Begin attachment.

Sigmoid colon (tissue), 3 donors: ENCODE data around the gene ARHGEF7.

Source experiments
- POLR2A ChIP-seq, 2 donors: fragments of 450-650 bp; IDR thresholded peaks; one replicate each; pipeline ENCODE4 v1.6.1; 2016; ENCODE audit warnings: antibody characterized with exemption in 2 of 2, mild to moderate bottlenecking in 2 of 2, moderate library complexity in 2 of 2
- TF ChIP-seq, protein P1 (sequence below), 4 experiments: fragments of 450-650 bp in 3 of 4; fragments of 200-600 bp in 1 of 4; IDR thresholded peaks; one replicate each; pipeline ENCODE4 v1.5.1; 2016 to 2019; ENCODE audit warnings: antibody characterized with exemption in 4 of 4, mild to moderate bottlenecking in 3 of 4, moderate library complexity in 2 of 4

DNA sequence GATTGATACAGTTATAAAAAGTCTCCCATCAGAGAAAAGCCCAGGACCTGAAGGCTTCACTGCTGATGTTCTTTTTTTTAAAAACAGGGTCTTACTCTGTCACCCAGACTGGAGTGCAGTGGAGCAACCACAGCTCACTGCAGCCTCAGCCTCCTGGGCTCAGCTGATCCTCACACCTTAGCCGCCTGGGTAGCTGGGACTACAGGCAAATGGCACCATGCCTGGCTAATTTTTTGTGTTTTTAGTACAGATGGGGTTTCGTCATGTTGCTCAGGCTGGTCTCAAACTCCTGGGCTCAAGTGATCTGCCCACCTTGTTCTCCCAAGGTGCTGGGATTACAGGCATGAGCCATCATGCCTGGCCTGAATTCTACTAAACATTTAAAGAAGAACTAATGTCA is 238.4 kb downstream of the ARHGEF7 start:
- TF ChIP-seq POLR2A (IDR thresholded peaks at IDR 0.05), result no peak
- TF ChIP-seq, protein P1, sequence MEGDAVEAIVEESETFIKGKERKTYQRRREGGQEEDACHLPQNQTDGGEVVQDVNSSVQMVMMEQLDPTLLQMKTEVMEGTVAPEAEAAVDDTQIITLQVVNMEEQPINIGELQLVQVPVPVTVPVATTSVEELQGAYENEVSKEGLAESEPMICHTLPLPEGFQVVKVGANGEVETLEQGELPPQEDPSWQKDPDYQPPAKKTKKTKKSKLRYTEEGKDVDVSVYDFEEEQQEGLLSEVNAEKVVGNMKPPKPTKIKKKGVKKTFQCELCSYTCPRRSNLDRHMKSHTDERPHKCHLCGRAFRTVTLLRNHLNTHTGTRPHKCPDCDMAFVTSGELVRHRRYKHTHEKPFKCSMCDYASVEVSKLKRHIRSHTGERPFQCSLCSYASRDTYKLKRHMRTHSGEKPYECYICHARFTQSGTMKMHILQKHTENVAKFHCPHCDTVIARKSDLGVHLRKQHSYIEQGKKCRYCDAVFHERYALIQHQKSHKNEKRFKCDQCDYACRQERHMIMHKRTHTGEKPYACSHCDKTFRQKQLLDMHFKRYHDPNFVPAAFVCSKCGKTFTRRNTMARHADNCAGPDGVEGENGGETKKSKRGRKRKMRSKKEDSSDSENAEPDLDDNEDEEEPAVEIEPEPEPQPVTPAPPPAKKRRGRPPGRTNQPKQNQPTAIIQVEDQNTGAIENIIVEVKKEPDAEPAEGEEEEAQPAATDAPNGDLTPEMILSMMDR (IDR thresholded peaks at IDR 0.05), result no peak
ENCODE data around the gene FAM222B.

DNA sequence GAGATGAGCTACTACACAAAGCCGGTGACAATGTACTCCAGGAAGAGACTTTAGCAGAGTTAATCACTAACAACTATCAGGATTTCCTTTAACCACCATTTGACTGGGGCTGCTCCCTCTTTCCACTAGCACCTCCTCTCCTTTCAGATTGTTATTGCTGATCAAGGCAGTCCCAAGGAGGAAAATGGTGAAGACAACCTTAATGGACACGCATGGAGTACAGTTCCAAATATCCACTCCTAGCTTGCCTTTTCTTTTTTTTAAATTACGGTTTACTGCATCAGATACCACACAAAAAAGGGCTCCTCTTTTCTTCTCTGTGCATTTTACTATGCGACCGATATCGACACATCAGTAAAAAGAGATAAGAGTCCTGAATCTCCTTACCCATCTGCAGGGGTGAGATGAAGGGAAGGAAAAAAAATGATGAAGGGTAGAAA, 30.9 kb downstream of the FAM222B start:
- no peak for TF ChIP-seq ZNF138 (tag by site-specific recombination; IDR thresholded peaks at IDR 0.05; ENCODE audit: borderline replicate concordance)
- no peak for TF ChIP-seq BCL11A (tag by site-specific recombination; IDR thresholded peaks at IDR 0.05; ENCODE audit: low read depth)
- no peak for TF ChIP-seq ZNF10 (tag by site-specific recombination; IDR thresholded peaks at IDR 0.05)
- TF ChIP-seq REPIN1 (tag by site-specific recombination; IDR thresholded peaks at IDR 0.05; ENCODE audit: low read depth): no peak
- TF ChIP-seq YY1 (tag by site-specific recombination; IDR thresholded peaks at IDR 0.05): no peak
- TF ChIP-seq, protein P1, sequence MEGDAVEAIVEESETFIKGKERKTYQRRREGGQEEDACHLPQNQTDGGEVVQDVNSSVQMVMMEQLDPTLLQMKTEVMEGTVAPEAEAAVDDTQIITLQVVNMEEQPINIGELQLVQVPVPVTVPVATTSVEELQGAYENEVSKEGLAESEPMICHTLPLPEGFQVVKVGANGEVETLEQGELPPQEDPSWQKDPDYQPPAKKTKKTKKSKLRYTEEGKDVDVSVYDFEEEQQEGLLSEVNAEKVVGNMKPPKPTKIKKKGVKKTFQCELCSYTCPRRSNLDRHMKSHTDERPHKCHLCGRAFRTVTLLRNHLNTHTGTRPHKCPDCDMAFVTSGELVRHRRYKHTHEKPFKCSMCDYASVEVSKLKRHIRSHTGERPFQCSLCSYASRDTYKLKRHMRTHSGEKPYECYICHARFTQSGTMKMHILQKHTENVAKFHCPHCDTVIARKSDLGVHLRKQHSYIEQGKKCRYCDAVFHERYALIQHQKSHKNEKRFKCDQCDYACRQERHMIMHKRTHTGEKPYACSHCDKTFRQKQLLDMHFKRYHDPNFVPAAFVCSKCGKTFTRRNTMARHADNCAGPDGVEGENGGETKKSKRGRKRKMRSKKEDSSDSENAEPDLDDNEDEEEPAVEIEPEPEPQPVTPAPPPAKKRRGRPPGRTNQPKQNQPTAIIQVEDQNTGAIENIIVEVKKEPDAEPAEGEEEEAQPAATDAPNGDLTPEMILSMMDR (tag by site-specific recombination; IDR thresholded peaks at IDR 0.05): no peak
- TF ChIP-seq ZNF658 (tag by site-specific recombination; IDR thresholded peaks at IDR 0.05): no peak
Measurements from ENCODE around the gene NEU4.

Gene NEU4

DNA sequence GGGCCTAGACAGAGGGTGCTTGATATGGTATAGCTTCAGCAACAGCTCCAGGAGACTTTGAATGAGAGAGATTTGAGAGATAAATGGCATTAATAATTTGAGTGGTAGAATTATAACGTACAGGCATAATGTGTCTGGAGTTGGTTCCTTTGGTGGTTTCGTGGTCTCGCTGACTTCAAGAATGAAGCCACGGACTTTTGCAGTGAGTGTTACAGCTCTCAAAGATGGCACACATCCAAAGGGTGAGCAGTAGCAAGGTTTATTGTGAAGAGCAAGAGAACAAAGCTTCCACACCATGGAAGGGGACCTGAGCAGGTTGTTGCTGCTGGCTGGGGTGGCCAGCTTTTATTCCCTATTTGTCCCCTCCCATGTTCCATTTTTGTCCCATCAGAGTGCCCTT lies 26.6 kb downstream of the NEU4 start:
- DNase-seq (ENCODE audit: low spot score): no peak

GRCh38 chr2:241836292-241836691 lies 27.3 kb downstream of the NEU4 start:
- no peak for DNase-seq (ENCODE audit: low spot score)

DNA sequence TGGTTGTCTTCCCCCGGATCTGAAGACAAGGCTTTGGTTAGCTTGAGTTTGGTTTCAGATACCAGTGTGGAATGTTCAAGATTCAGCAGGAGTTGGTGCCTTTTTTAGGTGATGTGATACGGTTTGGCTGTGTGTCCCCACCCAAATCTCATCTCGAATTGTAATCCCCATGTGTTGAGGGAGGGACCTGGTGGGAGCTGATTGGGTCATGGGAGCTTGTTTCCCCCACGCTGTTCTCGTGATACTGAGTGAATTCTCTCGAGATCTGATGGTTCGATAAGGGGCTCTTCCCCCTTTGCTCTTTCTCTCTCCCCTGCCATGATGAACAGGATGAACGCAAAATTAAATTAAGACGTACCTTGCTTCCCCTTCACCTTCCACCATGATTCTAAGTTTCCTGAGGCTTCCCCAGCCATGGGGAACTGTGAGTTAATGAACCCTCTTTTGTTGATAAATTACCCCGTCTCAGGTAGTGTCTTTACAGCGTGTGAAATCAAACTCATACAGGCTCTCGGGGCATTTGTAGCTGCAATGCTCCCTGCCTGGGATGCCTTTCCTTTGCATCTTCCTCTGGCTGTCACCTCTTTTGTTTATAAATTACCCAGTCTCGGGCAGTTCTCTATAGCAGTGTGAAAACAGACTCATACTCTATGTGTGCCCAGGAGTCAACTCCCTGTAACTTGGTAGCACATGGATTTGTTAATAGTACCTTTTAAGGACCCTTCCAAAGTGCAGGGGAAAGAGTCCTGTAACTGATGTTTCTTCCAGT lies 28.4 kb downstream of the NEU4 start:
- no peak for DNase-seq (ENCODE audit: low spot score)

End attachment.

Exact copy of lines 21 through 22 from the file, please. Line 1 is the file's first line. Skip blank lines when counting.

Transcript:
GRCh38 chr2:241836292-241836691 lies 27.3 kb downstream of the NEU4 start:
- no peak for DNase-seq (ENCODE audit: low spot score)